Theories and methodologiesBy Lucie Cuvelier, David D. Woods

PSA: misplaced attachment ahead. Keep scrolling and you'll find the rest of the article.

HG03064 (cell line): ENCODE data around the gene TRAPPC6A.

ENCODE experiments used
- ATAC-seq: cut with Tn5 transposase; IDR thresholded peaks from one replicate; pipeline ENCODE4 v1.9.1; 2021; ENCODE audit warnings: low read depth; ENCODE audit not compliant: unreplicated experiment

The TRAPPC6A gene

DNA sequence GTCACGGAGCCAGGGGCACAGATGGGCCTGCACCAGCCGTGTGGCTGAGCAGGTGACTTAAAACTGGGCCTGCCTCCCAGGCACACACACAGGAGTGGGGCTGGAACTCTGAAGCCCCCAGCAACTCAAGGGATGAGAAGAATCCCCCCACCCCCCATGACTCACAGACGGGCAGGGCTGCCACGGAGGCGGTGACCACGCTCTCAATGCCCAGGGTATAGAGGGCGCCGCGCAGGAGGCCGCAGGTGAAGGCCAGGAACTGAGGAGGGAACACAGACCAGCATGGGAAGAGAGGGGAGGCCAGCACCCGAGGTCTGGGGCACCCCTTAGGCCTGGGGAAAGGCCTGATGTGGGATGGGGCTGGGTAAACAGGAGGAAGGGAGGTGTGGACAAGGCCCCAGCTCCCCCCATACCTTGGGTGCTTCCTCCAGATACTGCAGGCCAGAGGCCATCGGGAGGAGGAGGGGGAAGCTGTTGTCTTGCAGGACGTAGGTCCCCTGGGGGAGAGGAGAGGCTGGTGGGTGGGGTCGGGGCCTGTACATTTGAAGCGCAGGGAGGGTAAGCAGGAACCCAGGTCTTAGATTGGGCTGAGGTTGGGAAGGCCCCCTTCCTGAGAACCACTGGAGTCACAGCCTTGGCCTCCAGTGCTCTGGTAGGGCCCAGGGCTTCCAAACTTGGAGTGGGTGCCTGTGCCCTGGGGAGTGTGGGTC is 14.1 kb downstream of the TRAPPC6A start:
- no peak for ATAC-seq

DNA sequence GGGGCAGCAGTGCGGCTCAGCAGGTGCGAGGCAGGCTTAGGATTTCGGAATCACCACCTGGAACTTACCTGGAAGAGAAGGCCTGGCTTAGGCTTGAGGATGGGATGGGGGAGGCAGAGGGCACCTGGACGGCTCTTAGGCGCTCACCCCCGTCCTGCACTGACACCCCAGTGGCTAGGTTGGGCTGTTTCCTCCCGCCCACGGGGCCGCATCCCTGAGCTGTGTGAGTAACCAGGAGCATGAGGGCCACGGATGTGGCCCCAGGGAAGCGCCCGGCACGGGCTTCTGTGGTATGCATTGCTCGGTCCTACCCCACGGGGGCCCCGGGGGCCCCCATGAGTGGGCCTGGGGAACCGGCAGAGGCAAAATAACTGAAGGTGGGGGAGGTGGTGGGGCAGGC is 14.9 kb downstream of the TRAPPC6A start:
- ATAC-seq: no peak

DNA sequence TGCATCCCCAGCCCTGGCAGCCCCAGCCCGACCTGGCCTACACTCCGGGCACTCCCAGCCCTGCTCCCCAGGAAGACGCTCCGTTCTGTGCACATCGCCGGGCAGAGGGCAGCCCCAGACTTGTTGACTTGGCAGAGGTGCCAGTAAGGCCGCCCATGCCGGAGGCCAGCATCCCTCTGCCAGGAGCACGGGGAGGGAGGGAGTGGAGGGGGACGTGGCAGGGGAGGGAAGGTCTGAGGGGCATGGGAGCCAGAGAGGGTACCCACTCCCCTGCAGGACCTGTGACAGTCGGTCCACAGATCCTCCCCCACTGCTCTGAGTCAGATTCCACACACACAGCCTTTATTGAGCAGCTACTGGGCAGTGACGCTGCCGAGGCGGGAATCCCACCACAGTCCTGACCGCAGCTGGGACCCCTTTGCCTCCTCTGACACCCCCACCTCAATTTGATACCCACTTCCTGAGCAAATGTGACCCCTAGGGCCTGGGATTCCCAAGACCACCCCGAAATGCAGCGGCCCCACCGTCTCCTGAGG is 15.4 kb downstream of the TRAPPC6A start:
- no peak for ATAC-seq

For over 10 years, scientific discourse around “resilience engineering” has produced numerous debates on concepts such as: sacrifice decisions, trade-offs, capacity for maneuver, adaptability/fitness, variability, culture, etc. These various notions all have in common a strong connection with concepts developed since the 1950s as part of the research trend known as activity ergonomics (Leplat & Cuny, 1977; Ombredane & Faverge, 1955; Wisner, 1972). Although the distinction between work-as-done (WAD) and work-as-imagined (WAI) is a long-standing one in Francophone ergonomics, the debates are not finished, and more conclusions can be drawn from the identification of the prescribed versus actual distinction (Duraffourg, 2003). The vast array of wordings used in the safety domain by Francophone authors in the wake of resilience engineering appears to bear testimony that more inquiry is needed: constraint safety versus safety in action, regulated safety versus managed safety, normative safety versus adaptive safety, etc. All these notions and the various attempts to clarify distinctions or explore possible combinations in between extreme points leads us to explore the various positions taken by activity ergonomists regarding the gap (Maline & Guérin, 2009). Based on distinctions developed by Béguin (2007b, 2012) for the field of design, this paper considers three different goals pursued by ergonomists when confronted by the gap between WAI and WAD: (1) Eliminating or reducing the WAD/WAI gap, viewed as harmful to both operators (for whom the cost of bridging the gap is high) and corporate performance; (2) Managing the WAD/WAI gap, viewed as providing some limited leeway in activity while still pressuring for compliance out of fear that adaptation could be excessive; (3) Highlighting the WAD/WAI gap is a fundamental, universal dimension of human work systems that requires dialogical approaches to go beyond the two opposing poles.